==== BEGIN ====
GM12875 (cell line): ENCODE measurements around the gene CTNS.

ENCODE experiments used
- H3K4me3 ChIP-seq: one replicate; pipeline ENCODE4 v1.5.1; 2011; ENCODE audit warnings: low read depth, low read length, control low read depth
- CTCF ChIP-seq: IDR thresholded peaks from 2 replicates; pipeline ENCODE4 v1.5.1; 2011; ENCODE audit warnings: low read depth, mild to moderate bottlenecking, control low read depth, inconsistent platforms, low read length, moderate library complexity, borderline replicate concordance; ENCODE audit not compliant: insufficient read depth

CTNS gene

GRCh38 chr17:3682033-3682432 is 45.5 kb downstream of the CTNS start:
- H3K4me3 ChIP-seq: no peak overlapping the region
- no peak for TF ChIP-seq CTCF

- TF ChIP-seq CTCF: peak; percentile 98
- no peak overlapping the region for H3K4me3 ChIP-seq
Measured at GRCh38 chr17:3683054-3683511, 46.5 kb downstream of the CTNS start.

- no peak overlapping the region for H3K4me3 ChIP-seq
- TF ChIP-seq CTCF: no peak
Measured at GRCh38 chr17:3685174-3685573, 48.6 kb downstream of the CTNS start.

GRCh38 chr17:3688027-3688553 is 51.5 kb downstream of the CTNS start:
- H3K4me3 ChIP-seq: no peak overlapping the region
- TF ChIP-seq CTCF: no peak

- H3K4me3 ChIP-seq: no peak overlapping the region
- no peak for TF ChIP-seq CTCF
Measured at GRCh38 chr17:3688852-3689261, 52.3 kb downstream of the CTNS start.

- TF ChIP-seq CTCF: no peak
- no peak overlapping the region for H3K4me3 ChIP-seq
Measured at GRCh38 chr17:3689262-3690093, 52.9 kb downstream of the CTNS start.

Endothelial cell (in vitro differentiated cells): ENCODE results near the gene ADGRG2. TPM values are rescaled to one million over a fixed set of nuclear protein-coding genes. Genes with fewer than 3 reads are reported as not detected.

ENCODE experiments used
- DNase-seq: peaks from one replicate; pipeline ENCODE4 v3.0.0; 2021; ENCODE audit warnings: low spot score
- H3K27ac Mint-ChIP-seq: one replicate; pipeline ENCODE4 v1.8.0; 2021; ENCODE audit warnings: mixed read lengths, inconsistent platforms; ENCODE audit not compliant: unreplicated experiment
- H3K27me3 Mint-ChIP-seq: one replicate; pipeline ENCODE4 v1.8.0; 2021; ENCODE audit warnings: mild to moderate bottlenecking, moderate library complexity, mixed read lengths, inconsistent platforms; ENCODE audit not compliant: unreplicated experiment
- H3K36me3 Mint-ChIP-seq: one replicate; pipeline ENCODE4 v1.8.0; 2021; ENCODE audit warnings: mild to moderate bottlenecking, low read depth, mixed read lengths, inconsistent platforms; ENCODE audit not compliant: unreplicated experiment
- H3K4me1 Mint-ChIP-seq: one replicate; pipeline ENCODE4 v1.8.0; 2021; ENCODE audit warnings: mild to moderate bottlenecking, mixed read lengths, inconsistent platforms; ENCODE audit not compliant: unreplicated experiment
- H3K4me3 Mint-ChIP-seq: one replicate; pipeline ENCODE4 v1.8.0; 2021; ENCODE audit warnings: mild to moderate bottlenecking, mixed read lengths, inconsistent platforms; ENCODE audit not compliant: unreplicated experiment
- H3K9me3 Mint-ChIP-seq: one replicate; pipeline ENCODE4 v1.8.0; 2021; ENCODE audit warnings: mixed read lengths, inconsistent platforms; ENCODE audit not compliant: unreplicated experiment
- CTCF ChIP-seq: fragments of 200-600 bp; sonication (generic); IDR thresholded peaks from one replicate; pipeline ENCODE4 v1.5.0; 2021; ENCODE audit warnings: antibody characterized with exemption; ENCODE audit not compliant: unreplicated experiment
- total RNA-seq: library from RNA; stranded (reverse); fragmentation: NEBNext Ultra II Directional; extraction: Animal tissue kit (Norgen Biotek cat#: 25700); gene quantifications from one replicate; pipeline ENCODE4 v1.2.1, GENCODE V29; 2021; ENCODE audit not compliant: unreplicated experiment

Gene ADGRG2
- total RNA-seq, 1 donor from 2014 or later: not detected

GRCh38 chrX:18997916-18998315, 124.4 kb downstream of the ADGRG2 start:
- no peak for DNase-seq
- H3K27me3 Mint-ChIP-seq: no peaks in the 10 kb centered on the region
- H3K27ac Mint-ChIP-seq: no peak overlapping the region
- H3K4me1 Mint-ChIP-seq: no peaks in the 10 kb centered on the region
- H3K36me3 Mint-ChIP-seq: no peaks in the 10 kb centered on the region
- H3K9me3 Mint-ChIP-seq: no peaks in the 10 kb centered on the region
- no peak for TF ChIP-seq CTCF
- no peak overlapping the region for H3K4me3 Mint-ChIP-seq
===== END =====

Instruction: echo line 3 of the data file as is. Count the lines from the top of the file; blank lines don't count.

- H3K4me3 ChIP-seq: one replicate; pipeline ENCODE4 v1.5.1; 2011; ENCODE audit warnings: low read depth, low read length, control low read depth